Bosnians condemn Serbian PM's Srebrenica genocide denial

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Source: N1

The Srebrenica genocide denial of Serbia’s PM Ana Brnabic on Thursday sparked an outrage among victims' associations and government officials in Bosnia, with a number of political analysts commenting that as long as Serbia keeps that stance, it will not be ready to engage in reconciliation.

Speaking to Deutsche Welle’s journalist Tim Sebastian for the Conflict Zone programme, Brnabic was asked to comment on the issues of Kosovo, media freedom in Serbia, 1990s war crimes, and the Srebrenica genocide.

When Sebastian pointed out that Serbia never officially recognised that the Srebrenica massacre was an act of genocide, even though the continental human rights watchdog Council of Europe had urged it to do so, Brnabic replied by saying that what had happened in Srebrenica was a grave crime, rather than genocide.

“I don’t think it was an act of genocide… I think it was a terrible, terrible crime. But genocide is basically when you kill the entire population, women, children… and this was not the case,” Brnabic said.

Her statement sparked an outrage among Srebrenica survivors and Bosnian officials, with the Bosnia’s Prime Minister, Denis Zvizdic, issuing a written statement saying that Brnabic’s claim was an attempt to minimise “the planned killing of more than eight thousand innocent civilians,” with this “uncivilised denial of the genocide.”

Zvizdic said that Brnabic was disputing rulings made by international courts, and promoted genocide denial, which he called “the final phase of its complete execution.”

In July 1995, during the closing stages of the 1992-95 Bosnian War, Bosnian Serb forces overran the eastern Bosnian enclave which had previously been declared a UN safe zone, and proceeded to round up the town’s Muslim Bosniaks, separated men from women and little children, and systematically executed some 8,000 men and boys.

Two international courts, The International Criminal Tribunal for the Former Yugoslavia (ICTY) and the International Court of Justice (ICJ) later ruled that the massacre was an act of genocide.

“Serbia far from confronting its past”

Bosniak survivors’ groups have also condemned Brnabic’s statement.

“She is sending us a clear message that she supports the goals of it (Srebrenica massacre), and that she is glorifying war criminals. As long as this is the case, there can be no reconciliation or coexistence in this region,” the head of the Association of Women Victims of War, Bakira Hasecic, told Deutsche Welle.

“Serbia is far from confronting the past, and with that, also far from the reconciliation process. Those who lost their loved ones in the genocide, mothers who are still searching through mass graves for the remains of their children, are those most affected by genocide denial,” said the head of the Society for Threatened Peoples, Fadila Memisevic.

“International courts have determined that there was a genocide committed in Srebrenica and Serbian officials cannot erase that,” said the head of the Movement of Mothers of Srebrenica and Zepa enclaves, Munira Subasic.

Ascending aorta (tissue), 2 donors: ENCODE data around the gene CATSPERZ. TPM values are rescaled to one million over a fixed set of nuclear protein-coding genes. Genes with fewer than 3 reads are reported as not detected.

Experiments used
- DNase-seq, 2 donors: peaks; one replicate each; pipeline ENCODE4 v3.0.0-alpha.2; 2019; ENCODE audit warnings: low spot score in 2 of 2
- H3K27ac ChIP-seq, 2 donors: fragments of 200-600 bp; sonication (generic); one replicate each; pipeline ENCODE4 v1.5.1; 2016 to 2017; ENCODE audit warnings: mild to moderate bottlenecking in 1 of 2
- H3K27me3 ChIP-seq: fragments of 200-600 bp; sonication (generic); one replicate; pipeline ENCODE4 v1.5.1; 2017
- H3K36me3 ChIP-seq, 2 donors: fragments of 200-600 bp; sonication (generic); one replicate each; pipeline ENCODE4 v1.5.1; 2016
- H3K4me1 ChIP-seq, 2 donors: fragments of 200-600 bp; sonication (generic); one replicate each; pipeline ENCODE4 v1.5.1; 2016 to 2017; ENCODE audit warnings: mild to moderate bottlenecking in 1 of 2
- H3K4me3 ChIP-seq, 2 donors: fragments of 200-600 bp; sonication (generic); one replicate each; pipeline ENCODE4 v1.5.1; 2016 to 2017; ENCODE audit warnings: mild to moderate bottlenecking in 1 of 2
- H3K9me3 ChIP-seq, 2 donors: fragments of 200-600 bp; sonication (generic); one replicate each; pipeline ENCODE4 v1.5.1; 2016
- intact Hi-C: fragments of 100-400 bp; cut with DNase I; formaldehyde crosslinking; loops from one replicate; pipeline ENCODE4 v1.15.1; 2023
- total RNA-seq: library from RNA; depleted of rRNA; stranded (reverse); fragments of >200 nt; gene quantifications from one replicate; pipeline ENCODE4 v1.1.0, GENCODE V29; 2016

“But they can do something that will outlive me and Ana Brnabic – they can tell the truth, without which there is no trust or reconciliation,” Subasic said, adding that “we must create a better future” for children, and that this cannot be done with lies and denial of historical facts.

“There would have never been reconciliation between Jews and Germans if Germans had not accepted the truth and punished their war criminals,” Subasic added.

The Congress of North American Bosniaks even called for Bosnian officials and the international community with presence in the country to ban Brnabic from visiting Bosnia until she withdraws her “scandalous statement” and apologises to the victims.

“Falsifying history”

Former German MEP, Doris Pack, also reacted on social media.

“Unbelievable, and falsifying history,” Pack tweeted.

According to Luka Misetic, the lawyer of former Croatian general Ante Gotovina, Serbia cannot hope for EU membership with this attitude.

“I am happy that the journalist (Tim Sebastian) asked something which I have been talking about for years: until Serbia admits that a genocide was committed in Srebrenica, it cannot be accepted in the European Union,” he tweeted.

Eli Tauber, a Sarajevan historian and author of a book on the Holocaust in Bosnia and Herzegovina, said genocide denial constitutes a phase in achieving its purpose.

“The genocide in Srebrenica is not something that happened by accident,” Tauber told Deutsche Welle, and added that “it was planned and committed so that a part of the Bosniak population could be destroyed” in the Srebrenica area.

“One of the phases of the execution of genocide is denying that it ever happened… We can see that the PM (Brnabic)’s definition of genocide is completely wrong, as if she does not know what she is talking about,” Tauber added.

The 1948 UN Convention on the Prevention and Punishment of the Crime of Genocide defined the crime as any number of crimes done with intent “to destroy, in whole or in part, a national, ethnical, racial or religious group.”

It goes on to list examples such as “killing members of the group; causing serious bodily or mental harm to members of the group; deliberately inflicting on the group conditions of life calculated to bring about its physical destruction in whole or in part; imposing measures intended to prevent births within the group; [and] forcibly transferring children of the group to another group.”

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